The Finger Lakes region of New York state is an absolutely beautiful place. It is here that you will find New York wine county with hundreds of vineyard and wineries. It is a wine lovers paradise. I enjoy drinking wine, but I am without question a beer lover. So I was very happy to find a brewery in the heart of wine country. If you ever venture to Hammondsport, NY and visit Lake Keuka you will find a very small, very local, craft brewery called the Keuka Brewing Company.

Established in October of 2008, this brewery's beers can only be found on draught at a handful of accounts in the Hammondsport/Keuka Lake area. They are brewing a rage of ales at the moment, ranging from a raspberry wheat, a Belgian witbier, a pale ale, an American red ale, and American India Pale Ale, a nutbrown ale, and a stout. If you visit the brewery for $3.00 you can get an unlimited tasting and $2.00 off the purchase of 1/2 gallon growler if you pay for the tasting. The brewery has a small gift shop/tasting area where you can purchase merchandise and growlers to go. When I visited last May, the brewer/owner stated that 22 oz bombers of their beers would be available some time in the future.

Stylistically their beers were accurate, and all their beers were well done, and very flavorful. I really enjoyed all their beers, with the stout and their IPA being my favorties. I wound up filling my growler with the stout, but would have been happy to fill it with any of their beers. If I lived in the area, I would be getting my growler filled weekly. This is very fresh, very flavorful, delicious beer packed with flavor and character. The true beauty of Keuka Brewing and small, local breweries like this place? If you want their beers you need to travel to the source. This is beer at its grass roots, and I for one love that. This place shows a lot of promise, and it is great to see a brewery on the Keuka Lake wine trail. This place is well worth checking out if you find yourself in the Finger Lakes. For more information about the brewery and its beers, visit their site at:

I got a crush on you: B.O.R.I.S. The Crusher

Is it possible to have a crush on a beer? I'm not sure about that, but I know I have enjoyed some beers so much, that I have made pilgrimages to the breweries to try the beer at its source. One such beer was B.O.R.I.S. The Crusher Oatmeal-Imperial Stout from the Hoppin' Frog Brewery of Akron, OH. When I tried this beer a few years back, you could not find it outside of the state of Ohio. Hoppin' Frog has since expanded and can now be found in a number of states. I can enjoy B.O.R.I.S. year round, but it is this time of year when I really love to drink this beer.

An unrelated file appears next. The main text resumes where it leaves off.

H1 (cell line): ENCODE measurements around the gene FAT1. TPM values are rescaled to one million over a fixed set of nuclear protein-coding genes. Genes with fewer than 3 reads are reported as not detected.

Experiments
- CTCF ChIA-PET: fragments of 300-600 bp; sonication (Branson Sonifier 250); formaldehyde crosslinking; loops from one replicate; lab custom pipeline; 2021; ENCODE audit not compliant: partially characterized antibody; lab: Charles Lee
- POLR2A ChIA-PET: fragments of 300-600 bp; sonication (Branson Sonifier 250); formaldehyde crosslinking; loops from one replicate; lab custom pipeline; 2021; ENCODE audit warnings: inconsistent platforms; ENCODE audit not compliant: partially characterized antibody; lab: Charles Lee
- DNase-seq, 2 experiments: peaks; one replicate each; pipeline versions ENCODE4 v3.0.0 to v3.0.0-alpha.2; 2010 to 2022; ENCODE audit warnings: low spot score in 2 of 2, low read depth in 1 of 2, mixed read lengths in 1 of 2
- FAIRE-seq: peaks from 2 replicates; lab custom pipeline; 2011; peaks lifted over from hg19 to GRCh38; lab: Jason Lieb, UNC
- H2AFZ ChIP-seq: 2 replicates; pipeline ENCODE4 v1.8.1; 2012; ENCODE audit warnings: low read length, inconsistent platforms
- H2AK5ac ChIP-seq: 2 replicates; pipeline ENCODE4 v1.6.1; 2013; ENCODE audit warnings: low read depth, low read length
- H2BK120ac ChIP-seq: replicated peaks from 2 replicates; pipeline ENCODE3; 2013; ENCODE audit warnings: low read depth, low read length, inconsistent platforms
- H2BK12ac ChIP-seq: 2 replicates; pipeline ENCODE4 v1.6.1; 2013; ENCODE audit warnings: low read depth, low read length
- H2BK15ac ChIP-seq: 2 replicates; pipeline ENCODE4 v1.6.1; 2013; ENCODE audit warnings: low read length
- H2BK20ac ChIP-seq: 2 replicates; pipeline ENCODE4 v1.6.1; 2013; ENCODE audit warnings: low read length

This is local beer at its very best. Hoppin' Frog is a very small microbrewery, that markets its beers in 22 oz bombers, and is also kegs for draught accounts in select markets. When I visited the brewery in June of 2009, they were brewing that day, and the crew at the brewery was hard at work. The owner/brewmaster Fred Karm was happy to stop what he was doing to talk to me, show me around the brewery a little, and most importantly, sell me some of his beer. You are welcome to stop by the brewery, usually after lunch time, to buy some bombers (cash only). Hoppin' Frog brews a number of beer styles, I purchased every beer style they had available, including a special bourbon barrel aged version of B.O.R.I.S. The Crusher. And while I was floored by that beer and all their products, I was there for one beer, B.O.R.I.S. The Crusher.

B.O.R.I.S. stands for Bodacious Oatmeal Russian Imperial Stout, and this is one truly amazing beer. This beer is a Russian Imperial Stout by style, but is a unique take on it. Most Imperial stouts do not have oatmeal in them, and this addition gives the beer a silky smooth mouth feel, on a big, bold, flavorful beer. B.O.R.I.S comes in at 9.4% abv and 60 IBU which makes this a very strong beer, with lots of big hop character to stand up to all that big, dark, roasty, and dark chocolate flavors of this beer. This is a very special beer, and it is easy to see why it won a gold medal at the 2008 Great American Beer Festival in the Imperial Stout category.
B.O.R.I.S. The Crusher pours to a jet black color with a thick, creamy, tan head and a moderate carbonation. The nose on this beer is awesome with big aromas of cocoa, dark chocolate, mild roast, and piney hops. The palate is oily and vicious on the tongue, with big, robust flavors of dark chocolate, coffee, cocoa, roast, and more chocolate. The oatmeal makes this beer silky and creamy as it goes down. B.O.R.I.S. The Crusher finishes with more dark chocolate. coffee, and roasty flavors up front, then ends with a good, piney hop bite that lingers.
This is one impressive beer. Very robust, very flavorful, very drinkable for such a big beer. It hides its 9.4% abv very well, so be careful with this one. Don't make any plans if you decide to drink the whole 22 oz bomber. This is one of my all time favorite beers of all times, of any style. This is the ideal sipping beer, perfect for this time of year, and the perfect beer to match with rich deserts. I love this one, and I really love Hoppin' Frog as a brewery. For more information visit their site at:

Beer Memories: Foggy Bottom Lager and Ale

The beer scene in America today is truly fantastic. The quality and variety of beer available in the United States is unmatched anywhere in the world. This is a great thing, and we as Americans are getting back to drinking locally as well as globally. Before Prohibition there were literally thousands of local breweries in the U.S. serving their beers to the local markets. Just about every town and city had their own brewery and our nation's capital, The District of Columbia, was no different. The Chr. Heurich Brewing Company was established in Washington, DC in 1873 by a German immigrant named Christian Heurich. By 1894 Heurich's beers had become so popular in DC a brewery the size of over two city blocks was constructed on the Potomac river and the Foggy Bottom neighborhood of Washington, DC.